Digitisation priorities

What are the barriers to collaborative digitisation of collections in the UK?

Some members of the HE content team have been discussing issues about the collaborative digitisation of collections. We know, from conversations with our Digital Archival Collections advisory group, that there is a thirst for institutions to work together to make their collections available. We were wondering about the barriers to making this happen.

Institutions are obviously in competition for students and funding, whilst, at the same time, we see rival institutions and academic groups working together to undertake a variety of large and small projects, where there is a common interest, but there have been few collaborative digitisation projects. Some were previously funded by Jisc and others have built a long-term development cycle base on a strong originating project.

A prime example of the latter is the Proceedings of the Old Bailey (Old Bailey Online). This resource started off by undertaking a high-quality digitisation project led by academics from various institutions. It produced excellent metadata and over time other projects have gained funding to enhance the content, making it eminently searchable and discoverable. Enabling new projects, which make use of the original material to make enhancements, was perhaps not the original strategy, but it has happened because a community developed around the content. High-quality outputs were the starting point. There was a good original plan in place to produce these outputs so subsequent builders were able to add to the original data.

Commercial publishers are unlikely to have created such a resource, as so often the restrictive delivery of the collection does not allow for open sharing. Publishers can also skew the collection focus towards identifiable markets. They focus naturally where they can most likely maximise their revenues. There is nothing wrong with making a product to sell but, if the outputs are focused to appeal to a market, selection decisions are then made based on that market’s drivers. These might not be the ones that engender academic use of the content in the UK.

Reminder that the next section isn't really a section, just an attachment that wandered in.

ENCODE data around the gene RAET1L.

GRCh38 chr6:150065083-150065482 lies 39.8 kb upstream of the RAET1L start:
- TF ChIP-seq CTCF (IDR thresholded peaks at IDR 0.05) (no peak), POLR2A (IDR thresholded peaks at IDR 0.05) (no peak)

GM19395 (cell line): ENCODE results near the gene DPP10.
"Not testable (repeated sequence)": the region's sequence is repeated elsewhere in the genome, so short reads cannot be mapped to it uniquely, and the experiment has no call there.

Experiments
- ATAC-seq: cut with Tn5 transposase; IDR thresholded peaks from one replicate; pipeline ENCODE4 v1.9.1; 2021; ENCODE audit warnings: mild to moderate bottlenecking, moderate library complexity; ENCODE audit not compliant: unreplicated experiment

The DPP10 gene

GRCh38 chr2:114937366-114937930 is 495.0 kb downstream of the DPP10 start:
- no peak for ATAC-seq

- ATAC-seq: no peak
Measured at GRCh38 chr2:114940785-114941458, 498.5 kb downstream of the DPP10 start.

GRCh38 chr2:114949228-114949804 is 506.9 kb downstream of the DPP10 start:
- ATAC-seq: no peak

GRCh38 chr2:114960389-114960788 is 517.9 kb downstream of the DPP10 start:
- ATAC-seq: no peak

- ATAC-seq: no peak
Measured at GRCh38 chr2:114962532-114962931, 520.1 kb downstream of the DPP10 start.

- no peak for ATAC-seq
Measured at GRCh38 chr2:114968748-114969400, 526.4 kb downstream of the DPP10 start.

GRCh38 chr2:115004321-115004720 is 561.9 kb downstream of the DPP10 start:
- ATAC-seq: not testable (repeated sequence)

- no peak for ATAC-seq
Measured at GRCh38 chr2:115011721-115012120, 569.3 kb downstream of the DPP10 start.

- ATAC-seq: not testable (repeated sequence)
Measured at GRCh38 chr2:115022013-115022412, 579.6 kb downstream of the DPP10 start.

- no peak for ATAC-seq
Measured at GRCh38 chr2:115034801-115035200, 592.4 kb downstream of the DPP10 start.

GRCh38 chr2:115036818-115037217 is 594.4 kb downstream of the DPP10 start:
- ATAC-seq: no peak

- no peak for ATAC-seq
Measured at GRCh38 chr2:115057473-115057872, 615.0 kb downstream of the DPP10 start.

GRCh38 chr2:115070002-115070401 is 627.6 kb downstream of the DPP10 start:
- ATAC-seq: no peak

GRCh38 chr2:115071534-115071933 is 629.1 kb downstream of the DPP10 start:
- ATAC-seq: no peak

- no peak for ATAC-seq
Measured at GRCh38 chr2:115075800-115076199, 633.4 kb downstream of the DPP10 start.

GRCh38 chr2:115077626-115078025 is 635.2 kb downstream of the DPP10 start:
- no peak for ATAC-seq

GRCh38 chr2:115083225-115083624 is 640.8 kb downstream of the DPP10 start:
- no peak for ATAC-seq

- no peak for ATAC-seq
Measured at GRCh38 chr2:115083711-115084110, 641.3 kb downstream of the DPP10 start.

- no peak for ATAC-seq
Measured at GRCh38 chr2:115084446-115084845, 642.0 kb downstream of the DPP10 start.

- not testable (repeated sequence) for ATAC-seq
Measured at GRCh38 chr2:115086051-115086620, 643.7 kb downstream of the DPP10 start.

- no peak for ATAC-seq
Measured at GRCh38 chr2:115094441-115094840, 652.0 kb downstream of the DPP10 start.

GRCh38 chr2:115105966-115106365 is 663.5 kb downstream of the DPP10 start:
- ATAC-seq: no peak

Old Bailey exposes all its data to the web and there is no hidden metadata and no paywall once you discover what you would like to use. It’s an open collection, much like the freely available journals which are being produced by the Open Access movement. Why is it then that UK institutions so often seek to monetize their collections by working with a commercial publisher? The main driver is obviously a lack of investment from institutional coffers, so getting a commercial contract in place to digitise material makes a lot of sense. The institution then benefits from some royalties, gains kudos from involvement with the publisher, and hopefully receives a perpetual copy of the digitised content. The driver is to get the collection digitised even if the resulting material is locked behind a password. It all makes economic sense for the institution.

We have recently developed a new model for institutions to work with global publisher Wiley to make the British Association for the Advancement of Science (BAAS) collection available. The model we have built ultimately guarantees the collection will be openly available on the web; something that has often not happened with material that has been digitised but is in fact in the public domain. Participating institutions also have a say in what gets digitised and UK institutions have perpetual free access. This benefit is crucial if we are to skew the selection process towards participating universities.